Anti-goatee qualities: At least one columnist has blazed it
May 24, 2017 9:27 AM   Subscribe

"A Guide to Conservative Publications: Which ones are trolling you, and which ones are simply bad?" by Alex Nichols in The Outline.
How thoroughly do they embody the worst characteristics of conservative writing? How smug are they? How convinced are they of their own superior intellect? Are they painfully, seethingly horny? As many of the worst specimens delight in terrifying the world with poor grooming decisions, our measuring stick will be the goatee, here affixed to a tiny troll face. The longer the goatee, the more batshit insane the publication.

For more coverage of Last Man Standing, here again is Alex Nichols in The Outline: Tim Allen's career is a metaphor for America.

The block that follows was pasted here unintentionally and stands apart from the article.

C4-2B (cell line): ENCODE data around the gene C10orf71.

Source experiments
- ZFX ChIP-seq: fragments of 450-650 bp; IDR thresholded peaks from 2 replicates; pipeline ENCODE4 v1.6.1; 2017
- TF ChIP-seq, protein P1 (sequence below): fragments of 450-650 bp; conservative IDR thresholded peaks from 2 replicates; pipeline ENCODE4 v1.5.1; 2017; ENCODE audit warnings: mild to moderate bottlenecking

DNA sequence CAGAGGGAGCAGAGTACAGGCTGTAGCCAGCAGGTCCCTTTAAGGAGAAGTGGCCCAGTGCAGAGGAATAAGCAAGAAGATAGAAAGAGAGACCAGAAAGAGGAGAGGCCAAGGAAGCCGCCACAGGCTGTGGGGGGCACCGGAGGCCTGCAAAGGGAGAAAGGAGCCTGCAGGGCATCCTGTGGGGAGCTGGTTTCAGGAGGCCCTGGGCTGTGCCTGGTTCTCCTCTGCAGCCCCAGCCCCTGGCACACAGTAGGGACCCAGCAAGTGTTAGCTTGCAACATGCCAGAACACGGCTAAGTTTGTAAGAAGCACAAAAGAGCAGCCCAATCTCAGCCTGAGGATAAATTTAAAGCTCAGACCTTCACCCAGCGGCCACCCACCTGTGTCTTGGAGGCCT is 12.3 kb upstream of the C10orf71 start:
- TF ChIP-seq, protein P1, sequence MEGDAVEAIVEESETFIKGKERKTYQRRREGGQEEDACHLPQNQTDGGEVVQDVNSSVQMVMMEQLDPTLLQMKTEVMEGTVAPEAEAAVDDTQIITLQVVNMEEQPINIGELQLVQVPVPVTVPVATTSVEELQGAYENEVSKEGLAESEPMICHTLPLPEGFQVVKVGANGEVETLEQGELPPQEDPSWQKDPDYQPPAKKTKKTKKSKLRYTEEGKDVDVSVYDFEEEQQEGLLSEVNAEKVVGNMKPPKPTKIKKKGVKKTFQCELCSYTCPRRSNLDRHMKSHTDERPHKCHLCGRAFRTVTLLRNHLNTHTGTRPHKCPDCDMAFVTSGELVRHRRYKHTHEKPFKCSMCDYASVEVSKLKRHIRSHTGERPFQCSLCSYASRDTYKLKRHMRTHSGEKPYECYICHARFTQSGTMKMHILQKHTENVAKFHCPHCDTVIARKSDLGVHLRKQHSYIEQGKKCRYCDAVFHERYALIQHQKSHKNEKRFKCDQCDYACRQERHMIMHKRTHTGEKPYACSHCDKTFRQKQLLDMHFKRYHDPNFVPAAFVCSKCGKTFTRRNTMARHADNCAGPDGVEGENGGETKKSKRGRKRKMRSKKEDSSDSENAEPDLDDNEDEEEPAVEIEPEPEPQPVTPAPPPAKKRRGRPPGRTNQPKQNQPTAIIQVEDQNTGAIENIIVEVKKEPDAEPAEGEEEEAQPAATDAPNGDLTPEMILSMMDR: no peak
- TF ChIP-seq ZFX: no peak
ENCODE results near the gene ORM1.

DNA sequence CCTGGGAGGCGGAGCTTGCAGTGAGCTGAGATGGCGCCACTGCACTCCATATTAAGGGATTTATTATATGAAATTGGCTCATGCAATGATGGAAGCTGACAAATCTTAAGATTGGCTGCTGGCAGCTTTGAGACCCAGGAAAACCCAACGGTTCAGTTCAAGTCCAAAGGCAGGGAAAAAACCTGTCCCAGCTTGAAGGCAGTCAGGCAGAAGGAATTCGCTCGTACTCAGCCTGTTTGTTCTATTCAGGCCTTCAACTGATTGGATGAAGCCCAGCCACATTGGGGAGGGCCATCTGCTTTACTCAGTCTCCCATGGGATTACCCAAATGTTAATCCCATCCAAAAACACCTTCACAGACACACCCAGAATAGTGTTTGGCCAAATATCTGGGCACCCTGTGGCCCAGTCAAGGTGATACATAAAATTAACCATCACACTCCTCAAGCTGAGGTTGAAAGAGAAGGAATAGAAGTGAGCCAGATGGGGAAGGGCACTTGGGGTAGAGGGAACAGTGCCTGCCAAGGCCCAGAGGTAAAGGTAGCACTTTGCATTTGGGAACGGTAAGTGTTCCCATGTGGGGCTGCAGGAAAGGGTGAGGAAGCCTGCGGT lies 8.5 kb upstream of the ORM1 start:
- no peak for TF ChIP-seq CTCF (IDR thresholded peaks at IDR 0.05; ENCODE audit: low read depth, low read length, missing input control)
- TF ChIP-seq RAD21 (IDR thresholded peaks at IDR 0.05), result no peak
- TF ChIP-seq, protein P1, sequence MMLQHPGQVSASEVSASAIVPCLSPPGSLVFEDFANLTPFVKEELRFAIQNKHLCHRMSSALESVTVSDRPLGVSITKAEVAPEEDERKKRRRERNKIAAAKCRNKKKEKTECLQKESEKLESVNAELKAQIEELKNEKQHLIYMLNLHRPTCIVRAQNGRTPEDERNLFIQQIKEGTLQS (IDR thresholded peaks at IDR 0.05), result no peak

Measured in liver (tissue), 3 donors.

After his release, the troubled Tim Alan Dick became the straightlaced Tim Allen, Dick. As a convicted felon with no appreciable skillset, his employment options were limited to only the most undiscerning industries: street crime and 1980s stand-up comedy. He chose the latter option, rising through the ranks on the strength of his material: a readthrough of the Sears catalog punctuated by grunting noises.
posted by Rustic Etruscan (38 comments total) 15 users marked this as a favorite
 
No Blaze? No Taki's? No Washington Times?
posted by the man of twists and turns at 9:41 AM on May 24, 2017 [1 favorite]


how many bowties to the goatee?
posted by thelonius at 9:42 AM on May 24, 2017 [4 favorites]


I find facial hair to be a peculiar measurement for this particular subject because most conservatives I've known strive to restore their face to pre-pubescent smooth like they are afraid to give up their selfish childhood impulses and be an adult who has to live in a world with other people.
posted by hippybear at 9:45 AM on May 24, 2017 [8 favorites]


I am super skeptical that the New York Times deserves more goatees than the Daily Caller.